In the Indian mythological epic – Raamayan, Sage Vishwamitra asks King Dashrath for his sons – Ram and Lakshman to take on the might of the evil demons, creating havoc in the pious forests inhabited by the saints and finally the twosome kills all the evil ones, restoring peace and Dharma once again.
Millenniums later, in the celluloid era, a movie was made in Japan – Seven Samurai (1954) directed by Akira Kurosawa, which portrayed the story of a veteran Samurai (Japanese militaryman) taking six others with him to get the better of a dangerous bandit which is synonymous with terror in his village. This story inspired many Indian cine-script writers to make its Bollywoodish versions which came in the form of Mera Gaon Mera Desh (1971), Khote Sikkay (1974), Karma (1986), Army (1996), China Gate (1998), Keemat (1998) etc. However the most impactful of the Indianized versions of Seven Samurai is definitely – Sholay (1975) which was written by the high-profile cine-script writers, Salim-Jaaved. Though they had taken inspiration from Seven Samurai as well as the Hollywood movie – Magnificent Seven (1960) for it; yet, by default, Sholay turned out, not at all a shadow of these or any other movie on similar lines. It developed an identity of its own and became a legendary movie of the Indian cinema.While acknowledging thanks my dear friend Deepak M.R. who has been pursuing me to pen a review of this movie, I admit that my procrastination to write this review was reasoned by my dilemma as to whether I would be able to do justice to this landmark movie or not which is undoubtedly the most popular movie in the history of the Indian cinema.Sholay (flames) is based on the theme of the revenge-seeking mission of an ex-cop Thakur Baldev Singh (Sanjeev Kumar) whose all family members but for himself and his young daughter-in-law, Radha (Jaya Bhaduri) have been killed by the dangerous dacoit – Gabbar Singh (Amjad Khan) who has deprived him of his hands too. Handicapped Thakur seeks the help of two petty thieves – Veeru (Dharmendra) and Jay (Amitabh Bachchan) who visit his village, Ramgarh only to earn money in return of helping him. However, the knowledge of the truth transforms their hearts and they fight tooth and nail with the bandit and his gang. Jay loses his life in this mission whereas Veeru gains the love of his life in the form of Basanti (Hema Malini).It is said that good pieces are made through hard, sincere and planned work but masterpieces are born by default. The same thing has happened to Sholay. It’s a masterpiece by default and not by deliberate effort. The screenplay contains many loopholes and it’s definitely overdramatic, devoid of the naturalness to a large extent. Still it keeps the viewer hooked because the high-quality and all round entertainment provided does not allow him to caste an eye upon any loophole. In fact, had the story been portrayed as a natural one, perhaps it would not have enabled the movie to be considered a classic. The over-the-top nature of the picturization alongwith comic and witty dialogues (and their memorable delivery) is something which makes this entertaining movie not only more entertaining but also an unforgettable experience for the viewer. It’s this trait only which provides unmeasurable repeat value to this movie. No surprise that several spectators have watched it dozens of times.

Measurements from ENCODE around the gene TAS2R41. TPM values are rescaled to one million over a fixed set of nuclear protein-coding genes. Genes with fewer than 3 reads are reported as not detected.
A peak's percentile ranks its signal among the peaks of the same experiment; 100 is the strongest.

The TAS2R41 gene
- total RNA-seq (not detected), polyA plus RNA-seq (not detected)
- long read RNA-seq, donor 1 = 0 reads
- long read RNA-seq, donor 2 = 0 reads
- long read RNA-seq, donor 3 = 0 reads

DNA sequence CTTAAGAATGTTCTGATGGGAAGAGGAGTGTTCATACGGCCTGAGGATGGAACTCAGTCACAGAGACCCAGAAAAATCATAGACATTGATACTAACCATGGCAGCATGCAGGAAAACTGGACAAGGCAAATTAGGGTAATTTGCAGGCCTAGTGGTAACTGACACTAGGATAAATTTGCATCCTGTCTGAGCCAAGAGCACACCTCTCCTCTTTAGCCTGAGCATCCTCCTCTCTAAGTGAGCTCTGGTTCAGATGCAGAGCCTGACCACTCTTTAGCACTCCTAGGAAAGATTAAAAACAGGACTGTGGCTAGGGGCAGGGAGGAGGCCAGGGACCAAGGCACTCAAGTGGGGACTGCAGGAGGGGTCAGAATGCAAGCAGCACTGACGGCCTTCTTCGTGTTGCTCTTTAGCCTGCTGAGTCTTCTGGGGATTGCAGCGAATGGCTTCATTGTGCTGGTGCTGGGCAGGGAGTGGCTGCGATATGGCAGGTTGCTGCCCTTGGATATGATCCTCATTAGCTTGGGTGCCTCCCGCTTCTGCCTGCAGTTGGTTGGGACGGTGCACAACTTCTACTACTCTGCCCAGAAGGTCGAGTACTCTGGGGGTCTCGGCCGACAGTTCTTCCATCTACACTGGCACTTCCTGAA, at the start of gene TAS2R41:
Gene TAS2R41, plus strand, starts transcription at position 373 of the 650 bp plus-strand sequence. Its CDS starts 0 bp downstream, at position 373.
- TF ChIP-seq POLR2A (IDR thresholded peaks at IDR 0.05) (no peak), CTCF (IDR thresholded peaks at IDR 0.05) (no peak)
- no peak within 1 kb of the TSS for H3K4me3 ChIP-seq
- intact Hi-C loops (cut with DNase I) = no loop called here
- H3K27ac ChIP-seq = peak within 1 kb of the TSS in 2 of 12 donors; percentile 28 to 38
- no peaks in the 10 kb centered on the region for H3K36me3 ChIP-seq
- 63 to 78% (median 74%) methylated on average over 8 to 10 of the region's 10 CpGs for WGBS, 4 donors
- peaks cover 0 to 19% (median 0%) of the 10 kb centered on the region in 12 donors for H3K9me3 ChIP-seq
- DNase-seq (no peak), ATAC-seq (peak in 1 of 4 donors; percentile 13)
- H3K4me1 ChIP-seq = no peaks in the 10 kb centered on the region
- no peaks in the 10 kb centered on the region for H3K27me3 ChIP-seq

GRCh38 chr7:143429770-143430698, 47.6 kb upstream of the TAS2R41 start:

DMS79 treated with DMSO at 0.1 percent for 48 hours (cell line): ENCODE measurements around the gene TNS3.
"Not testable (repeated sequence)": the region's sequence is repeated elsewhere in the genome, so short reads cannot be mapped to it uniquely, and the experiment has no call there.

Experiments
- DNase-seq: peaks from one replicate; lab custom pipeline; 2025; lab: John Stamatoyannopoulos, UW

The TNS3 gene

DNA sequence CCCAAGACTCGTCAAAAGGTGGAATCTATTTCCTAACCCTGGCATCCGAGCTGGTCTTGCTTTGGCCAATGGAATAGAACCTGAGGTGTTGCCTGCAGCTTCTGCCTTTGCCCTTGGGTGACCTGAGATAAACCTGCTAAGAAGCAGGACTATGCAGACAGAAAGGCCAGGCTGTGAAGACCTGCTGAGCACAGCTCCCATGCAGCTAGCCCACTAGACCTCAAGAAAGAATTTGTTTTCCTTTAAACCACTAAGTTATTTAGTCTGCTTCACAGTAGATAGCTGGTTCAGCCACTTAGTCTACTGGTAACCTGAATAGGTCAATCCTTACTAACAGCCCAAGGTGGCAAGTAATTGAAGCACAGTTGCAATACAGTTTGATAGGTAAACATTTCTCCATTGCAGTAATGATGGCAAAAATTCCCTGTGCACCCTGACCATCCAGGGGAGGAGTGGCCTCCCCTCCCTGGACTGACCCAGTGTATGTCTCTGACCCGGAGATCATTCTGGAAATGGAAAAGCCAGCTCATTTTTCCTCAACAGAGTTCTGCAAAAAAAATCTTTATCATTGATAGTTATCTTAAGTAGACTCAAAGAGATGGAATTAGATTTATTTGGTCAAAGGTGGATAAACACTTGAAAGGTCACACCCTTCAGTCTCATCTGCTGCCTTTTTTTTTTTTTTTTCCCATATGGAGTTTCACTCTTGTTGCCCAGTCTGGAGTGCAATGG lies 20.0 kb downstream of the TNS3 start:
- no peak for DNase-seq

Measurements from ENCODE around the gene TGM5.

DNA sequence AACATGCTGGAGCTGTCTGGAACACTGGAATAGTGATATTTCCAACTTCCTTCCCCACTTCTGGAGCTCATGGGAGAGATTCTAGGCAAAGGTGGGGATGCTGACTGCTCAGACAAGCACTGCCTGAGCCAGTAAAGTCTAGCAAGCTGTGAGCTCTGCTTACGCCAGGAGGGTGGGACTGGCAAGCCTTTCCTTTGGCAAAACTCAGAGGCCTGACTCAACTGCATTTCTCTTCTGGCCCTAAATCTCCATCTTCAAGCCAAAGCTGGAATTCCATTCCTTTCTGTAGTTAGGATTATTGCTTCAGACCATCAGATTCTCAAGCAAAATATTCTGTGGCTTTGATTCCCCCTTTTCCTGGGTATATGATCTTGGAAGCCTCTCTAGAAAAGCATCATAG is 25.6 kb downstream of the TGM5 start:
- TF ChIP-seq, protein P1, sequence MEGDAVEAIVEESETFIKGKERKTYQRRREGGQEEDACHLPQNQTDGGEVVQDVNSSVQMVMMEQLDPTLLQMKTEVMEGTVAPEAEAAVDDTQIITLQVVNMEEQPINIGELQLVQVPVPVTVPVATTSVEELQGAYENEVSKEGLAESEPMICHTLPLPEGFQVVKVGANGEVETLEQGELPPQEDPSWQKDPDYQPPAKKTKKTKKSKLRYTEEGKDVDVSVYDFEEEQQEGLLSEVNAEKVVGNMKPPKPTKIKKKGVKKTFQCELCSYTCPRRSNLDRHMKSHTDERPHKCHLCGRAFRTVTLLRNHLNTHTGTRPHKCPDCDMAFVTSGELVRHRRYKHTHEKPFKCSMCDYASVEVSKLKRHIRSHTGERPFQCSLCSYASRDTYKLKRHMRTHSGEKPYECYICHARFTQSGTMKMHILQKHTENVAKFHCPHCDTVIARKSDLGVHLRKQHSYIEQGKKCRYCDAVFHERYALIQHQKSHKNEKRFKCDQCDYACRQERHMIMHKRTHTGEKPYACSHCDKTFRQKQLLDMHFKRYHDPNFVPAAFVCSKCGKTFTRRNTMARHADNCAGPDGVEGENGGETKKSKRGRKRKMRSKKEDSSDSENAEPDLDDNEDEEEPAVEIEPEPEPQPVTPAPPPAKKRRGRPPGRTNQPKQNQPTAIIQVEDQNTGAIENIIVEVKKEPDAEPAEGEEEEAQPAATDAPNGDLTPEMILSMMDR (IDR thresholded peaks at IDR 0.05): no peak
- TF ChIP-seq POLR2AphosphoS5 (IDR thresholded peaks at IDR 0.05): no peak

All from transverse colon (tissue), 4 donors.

There are two major plus points of this movie adding spice to its already high entertainment value – 1. The mannerisms of the villain, Gabbar Singh and his theatrical dialogue delivery, 2. The comedy generated by Veeru, Basanti, Jay and some insignificant characters like Angrezon Ke Zamaane Ka Jailor (Asrani) and Soorma Bhopali (Jagdeep). The scene of Veeru climbing up the water tank in a drunken state, threatening to commit suicide and demanding the hand of Basanti in marriage, is definitely the best comedy scene of Dharmendra’s career.